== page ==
Nibble Away at Your Window Display

I’m not entirely sure this is true, but I feel as if I started existing on the internet somewhere around 1997 or 1998; I can remember dial-up, and I can remember sitting in the computer room of the art school I went to, logging on to see whatever the hell was actually on the internet at that point.

More than that, though, I remember getting my first computer — an iMac, colored “Bondi-Blue,” if I’m remembering the name correctly — and that bringing the internet to me at home, if I was able to convince everyone to stay off the phone for an appreciable amount of time. I remember all-too-clearly that I would spend far too much time looking at the nascent comics internet of that period, which was a million miles away from the area that I now make my living from, and I’m curious just how much we’ve lost from those days in the rush to whatever internet we’re in now.

(Man, remember “Web 2.0,” when social media went mainstream?)

The olden comics internet was infinitely more fannish in its existence; it was dominated by the hardcore fan sharing their hardcore fannish theories and thoughts with a void, almost certainly in colored text with a colored background and a hit counter at the bottom to add that particular element of authenticity.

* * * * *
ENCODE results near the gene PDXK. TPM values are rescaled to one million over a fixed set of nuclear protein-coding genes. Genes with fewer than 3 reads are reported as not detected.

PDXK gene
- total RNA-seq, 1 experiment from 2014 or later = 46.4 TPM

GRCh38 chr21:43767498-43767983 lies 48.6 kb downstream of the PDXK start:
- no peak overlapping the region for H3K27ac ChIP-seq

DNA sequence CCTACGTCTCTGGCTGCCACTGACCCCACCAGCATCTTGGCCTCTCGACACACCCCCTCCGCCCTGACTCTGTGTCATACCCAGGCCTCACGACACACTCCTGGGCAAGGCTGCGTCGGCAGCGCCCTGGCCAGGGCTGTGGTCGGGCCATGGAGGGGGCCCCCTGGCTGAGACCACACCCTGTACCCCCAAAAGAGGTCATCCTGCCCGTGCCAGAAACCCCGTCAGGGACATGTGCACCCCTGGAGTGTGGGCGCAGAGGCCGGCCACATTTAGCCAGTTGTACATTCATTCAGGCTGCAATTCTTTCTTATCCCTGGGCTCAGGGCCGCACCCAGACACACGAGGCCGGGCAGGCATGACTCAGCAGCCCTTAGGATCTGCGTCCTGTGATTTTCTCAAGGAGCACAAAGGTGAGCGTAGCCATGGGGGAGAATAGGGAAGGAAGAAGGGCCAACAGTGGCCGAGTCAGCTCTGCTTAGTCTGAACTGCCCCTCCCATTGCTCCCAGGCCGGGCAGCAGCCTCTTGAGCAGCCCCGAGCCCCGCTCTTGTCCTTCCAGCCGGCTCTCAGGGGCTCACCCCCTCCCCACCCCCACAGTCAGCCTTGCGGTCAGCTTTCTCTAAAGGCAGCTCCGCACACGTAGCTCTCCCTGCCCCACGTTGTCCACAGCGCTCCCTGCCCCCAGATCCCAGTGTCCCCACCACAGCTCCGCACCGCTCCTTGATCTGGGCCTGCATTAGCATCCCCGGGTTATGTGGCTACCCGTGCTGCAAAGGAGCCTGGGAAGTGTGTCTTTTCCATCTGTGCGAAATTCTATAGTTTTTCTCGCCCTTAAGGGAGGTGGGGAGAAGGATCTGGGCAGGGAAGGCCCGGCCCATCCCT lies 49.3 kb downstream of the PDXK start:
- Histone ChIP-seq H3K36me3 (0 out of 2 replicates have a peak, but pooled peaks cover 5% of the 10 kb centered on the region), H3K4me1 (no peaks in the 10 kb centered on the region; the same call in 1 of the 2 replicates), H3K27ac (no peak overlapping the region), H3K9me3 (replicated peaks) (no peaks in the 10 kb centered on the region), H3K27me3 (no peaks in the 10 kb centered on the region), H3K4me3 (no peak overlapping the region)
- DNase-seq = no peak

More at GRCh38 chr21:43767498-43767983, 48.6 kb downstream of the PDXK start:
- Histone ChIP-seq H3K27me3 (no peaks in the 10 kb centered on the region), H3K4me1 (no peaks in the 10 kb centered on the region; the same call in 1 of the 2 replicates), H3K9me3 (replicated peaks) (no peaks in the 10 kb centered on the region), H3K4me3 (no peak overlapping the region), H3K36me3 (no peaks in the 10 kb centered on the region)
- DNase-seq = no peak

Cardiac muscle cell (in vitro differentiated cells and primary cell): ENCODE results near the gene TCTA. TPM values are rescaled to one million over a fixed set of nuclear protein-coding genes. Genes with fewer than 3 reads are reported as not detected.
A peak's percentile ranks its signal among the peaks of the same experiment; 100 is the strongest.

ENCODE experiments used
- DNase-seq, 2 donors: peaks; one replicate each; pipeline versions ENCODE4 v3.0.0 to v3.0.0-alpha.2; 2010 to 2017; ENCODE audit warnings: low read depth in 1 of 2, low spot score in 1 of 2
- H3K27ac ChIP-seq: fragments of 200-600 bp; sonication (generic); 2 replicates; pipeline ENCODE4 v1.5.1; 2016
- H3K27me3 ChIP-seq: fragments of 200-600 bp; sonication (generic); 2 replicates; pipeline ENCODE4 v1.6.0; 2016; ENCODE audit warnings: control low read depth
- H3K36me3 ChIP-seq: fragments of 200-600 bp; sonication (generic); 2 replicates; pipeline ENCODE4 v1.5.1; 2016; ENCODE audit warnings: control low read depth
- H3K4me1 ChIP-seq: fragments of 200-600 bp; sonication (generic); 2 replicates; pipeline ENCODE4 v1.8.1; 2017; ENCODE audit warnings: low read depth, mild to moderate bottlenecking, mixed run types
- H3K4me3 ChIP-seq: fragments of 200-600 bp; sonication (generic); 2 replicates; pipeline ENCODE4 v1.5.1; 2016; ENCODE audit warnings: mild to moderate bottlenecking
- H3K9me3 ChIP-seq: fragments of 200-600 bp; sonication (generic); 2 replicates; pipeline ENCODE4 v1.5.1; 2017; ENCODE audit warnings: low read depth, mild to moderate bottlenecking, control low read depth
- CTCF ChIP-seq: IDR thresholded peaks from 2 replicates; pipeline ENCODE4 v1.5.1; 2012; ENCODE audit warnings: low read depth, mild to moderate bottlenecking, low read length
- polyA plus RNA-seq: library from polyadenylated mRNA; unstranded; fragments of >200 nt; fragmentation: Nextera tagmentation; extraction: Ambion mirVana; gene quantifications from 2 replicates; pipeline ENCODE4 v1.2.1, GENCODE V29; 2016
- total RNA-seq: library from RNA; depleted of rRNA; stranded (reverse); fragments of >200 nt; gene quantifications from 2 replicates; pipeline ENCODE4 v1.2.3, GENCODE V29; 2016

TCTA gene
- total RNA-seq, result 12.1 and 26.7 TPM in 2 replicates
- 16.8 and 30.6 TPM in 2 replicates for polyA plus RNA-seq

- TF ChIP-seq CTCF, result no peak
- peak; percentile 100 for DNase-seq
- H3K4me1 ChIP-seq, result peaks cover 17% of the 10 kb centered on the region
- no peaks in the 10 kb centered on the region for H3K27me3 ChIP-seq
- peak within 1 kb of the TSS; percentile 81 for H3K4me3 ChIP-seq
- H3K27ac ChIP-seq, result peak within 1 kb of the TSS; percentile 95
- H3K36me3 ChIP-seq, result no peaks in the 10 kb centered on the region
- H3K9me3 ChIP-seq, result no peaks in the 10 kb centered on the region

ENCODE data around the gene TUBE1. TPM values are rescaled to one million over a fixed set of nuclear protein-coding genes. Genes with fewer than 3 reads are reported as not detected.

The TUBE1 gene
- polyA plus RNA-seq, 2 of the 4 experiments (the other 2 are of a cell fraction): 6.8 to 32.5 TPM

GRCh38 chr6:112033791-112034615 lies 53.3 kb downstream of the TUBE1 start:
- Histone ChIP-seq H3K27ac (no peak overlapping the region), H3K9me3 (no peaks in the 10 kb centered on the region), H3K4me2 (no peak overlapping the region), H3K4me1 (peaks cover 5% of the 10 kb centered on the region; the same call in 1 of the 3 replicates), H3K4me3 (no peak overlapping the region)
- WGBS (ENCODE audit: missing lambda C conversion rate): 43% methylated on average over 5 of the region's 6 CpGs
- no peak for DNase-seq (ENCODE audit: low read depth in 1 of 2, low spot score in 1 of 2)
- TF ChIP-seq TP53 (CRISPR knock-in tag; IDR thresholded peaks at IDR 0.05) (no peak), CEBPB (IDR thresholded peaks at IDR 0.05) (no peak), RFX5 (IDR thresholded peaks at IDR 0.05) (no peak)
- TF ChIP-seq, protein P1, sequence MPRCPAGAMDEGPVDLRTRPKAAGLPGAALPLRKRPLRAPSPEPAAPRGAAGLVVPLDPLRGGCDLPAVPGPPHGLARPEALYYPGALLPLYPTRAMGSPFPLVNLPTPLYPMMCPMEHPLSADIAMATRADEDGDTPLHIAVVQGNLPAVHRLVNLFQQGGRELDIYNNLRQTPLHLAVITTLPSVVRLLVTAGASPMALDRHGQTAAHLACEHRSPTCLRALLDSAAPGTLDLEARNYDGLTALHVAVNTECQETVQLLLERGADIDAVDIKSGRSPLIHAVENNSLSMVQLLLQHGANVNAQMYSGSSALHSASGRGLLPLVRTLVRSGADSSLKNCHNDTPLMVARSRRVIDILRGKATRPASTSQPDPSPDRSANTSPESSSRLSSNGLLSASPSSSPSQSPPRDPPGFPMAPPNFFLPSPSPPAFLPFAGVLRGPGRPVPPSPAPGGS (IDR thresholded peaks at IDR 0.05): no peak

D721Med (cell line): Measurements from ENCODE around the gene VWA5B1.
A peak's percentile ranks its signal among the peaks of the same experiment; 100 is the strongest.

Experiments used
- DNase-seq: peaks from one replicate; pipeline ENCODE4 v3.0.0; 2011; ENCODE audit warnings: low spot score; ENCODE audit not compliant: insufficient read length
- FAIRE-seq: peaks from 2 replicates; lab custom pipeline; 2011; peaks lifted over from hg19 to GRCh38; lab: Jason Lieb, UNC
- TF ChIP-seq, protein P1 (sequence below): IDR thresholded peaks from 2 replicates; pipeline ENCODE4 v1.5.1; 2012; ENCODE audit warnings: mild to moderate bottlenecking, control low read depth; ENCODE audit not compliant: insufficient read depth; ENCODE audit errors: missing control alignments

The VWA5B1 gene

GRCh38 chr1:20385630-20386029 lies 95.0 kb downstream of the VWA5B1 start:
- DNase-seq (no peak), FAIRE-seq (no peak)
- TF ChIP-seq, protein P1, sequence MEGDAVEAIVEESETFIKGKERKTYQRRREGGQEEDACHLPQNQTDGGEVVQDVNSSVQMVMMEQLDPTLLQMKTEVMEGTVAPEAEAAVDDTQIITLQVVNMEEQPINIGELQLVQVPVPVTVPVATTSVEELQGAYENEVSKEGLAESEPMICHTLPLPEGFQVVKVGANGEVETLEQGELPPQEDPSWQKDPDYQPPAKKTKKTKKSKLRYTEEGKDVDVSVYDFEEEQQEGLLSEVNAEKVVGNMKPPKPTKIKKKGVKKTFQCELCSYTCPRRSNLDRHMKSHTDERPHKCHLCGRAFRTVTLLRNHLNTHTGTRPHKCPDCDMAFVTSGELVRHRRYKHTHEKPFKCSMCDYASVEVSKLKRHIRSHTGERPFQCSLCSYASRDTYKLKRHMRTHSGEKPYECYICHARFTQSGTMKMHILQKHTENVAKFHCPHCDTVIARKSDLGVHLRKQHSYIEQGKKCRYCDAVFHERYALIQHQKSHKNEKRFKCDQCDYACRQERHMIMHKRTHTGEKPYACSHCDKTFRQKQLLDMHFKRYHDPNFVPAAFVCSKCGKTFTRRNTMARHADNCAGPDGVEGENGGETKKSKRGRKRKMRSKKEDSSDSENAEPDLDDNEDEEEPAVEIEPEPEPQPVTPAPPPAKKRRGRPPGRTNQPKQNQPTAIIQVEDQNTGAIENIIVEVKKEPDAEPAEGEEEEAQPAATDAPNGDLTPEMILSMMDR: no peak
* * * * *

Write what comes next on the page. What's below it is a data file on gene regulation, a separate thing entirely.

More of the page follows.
But it was, despite all of this, fun — there were these long, long screeds about why certain characters mattered or were cool, theories about the history of a certain idea or publisher or creator, and everything felt as if it was being shared in the sense of, if not friendship, then at least community. There wasn’t really any gatekeeping as audiences would recognize it today, because… being into comics and comic culture was still subculture enough that any attention was still deemed a good thing, perhaps…?

I remember cutting and pasting massive essays into documents and printing them out, to pore over them obsessively at my leisure. It feels miles away from what’s out there now, with everything monetized and commodified, and I can’t help but feel nostalgic about what used to be, even as I wish I was contributing more to the monetization and commodification, so that I could earn a living.

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